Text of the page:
Note: Test engineer Reena Kuni and software engineer Bekki Freeman also contributed to this blog.
On the Eggplant Functional team, the relationship between Dev and QA is very collaborative. We work closely together, use our Slack channel to organize regular walk breaks together, and frequently talk about ways to increase product quality.
Recently, someone brought up the idea that maybe too much collaboration could lead to bias — specifically, the developer of a feature inadvertently creating bias in how QA approaches testing that feature. This is an interesting point. As we grow and re-evaluate the way we do things, we’re trying to find the best approach for our size that will hopefully scale as we do.
We know that after the QA team members familiarize themselves with the concept of the feature and begin to create tests for it, they’re anxious to receive a build with the feature so they can get their hands on it as early as possible to begin working with it. There’s an art to determining the right time for Devs to release the product to QA. This begs the question: “How agile are we?” Delaying the Dev-to-QA handoff starts to look like the waterfall methodology. But a product should be test-worthy; providing a feature too early can result in a lot of repeat work and back-and-forth activity between Dev and QA.
We’re balancing the timing of the handoff knowing that getting a feature to QA early generally highlights missing or awkward functionality. In release 18.0, specifically, we vastly underestimated how much time would be required after a core feature was completed, due to discussions over edge cases and additional functionality that were only discovered once QA started using the feature and designing tests for it.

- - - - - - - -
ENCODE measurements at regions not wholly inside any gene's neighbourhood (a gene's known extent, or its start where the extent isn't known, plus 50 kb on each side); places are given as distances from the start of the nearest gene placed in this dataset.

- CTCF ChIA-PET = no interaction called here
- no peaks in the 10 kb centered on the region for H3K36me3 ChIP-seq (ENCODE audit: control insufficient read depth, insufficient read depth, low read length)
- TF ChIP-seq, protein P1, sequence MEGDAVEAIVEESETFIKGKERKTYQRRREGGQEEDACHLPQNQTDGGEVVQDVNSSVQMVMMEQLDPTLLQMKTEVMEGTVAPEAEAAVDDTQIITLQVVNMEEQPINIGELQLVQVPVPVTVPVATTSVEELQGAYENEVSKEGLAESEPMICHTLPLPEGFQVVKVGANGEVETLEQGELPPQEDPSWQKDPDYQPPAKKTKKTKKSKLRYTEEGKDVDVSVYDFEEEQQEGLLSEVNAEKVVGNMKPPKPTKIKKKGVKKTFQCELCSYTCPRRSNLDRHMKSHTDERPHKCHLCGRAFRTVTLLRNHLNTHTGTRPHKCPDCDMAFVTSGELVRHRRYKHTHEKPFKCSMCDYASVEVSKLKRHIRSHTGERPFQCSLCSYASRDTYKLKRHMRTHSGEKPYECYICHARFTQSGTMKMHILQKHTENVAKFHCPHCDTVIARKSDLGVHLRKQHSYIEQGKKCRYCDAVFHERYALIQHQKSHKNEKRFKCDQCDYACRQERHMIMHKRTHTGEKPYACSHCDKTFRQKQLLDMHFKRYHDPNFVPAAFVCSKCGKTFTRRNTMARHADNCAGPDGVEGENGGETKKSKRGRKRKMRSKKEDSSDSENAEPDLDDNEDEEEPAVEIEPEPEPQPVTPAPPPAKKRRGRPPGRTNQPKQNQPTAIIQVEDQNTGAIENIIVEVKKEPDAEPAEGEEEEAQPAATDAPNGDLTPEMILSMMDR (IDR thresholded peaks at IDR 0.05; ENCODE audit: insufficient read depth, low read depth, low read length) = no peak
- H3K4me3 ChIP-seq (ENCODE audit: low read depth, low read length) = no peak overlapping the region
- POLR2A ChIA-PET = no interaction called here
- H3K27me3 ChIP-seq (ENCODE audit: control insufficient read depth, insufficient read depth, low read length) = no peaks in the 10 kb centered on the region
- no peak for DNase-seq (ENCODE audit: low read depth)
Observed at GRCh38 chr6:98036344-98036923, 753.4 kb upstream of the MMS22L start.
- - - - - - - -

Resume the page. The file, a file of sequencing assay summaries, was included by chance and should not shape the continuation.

To address the handoff transition, one thing we’ve been doing more often is a feature show and tell — where the developer of a feature gives a short demo of it. This is a really good entryway into testing it. Everyone at the demo can see the feature in action and ask questions, giving the developer a chance to answer and address those questions all at once. Soon after this demo, the feature will go to QA for testing. After initial testing, we give a second demo to a wider audience that includes our technical consultants, support, and documentation teams. This invites more questions and ideas from people who may have different expectations for the feature.
Once we do the initial Dev-to-QA handoff, we’ve been trying something else: tracking those initial exploratory findings in a document. We’ll talk more about this in our next blog about bug tracking. Stay tuned.
Collaboration During the Release Cycle
Based on our discussions, this is how we’re approaching collaboration during the release cycle:
- Start working with new features early on to more quickly find bugs and usability issues.
- Never assume a new feature is low risk or can be delayed until the end.
- Assess the impact of the new feature on related, existing features — especially when the change impacts core code.
- Ensure a huge amount of collaboration and discussion happens once a feature is ready for testing.
- Clearly communicate what’s been implemented and what doesn’t work yet so that QA knows what to focus on.
For us, the sweet spot seems to be a combination of art and practice between developers and testers to determine when a bug or feature is ready to move from Dev to QA. We also think it varies greatly within different teams, and involves lots of factors, including:
- The size of the development team.
- How well the bug was explained or how well a feature was defined.
- Some developers have a better understanding of how a user will use a feature and some testers are more technical. The latter is especially true among our customers, who vary greatly in their technical skills.
- How well QA knows the bug or feature.
- If anyone was able to reproduce the bug in-house.
- When it’s ready (especially new features) for that first handoff to QA. Are there still outstanding questions or does something need more clarification?
- We talk about wanting to be collaborative, but then we talk about the number of times a bug or feature goes back and forth between Dev and QA. Is frequent back-and-forth activity more acceptable in a smaller company than a larger one? Does this suggest we want more Dev code reviews to reduce the back and forth between QA and Dev? Or, is there value in the QA perspective and more back-and-forth interactions?
What do you think?
If you’ve solved this problem for your organization, please share what works and what doesn’t. We’d love to hear from you.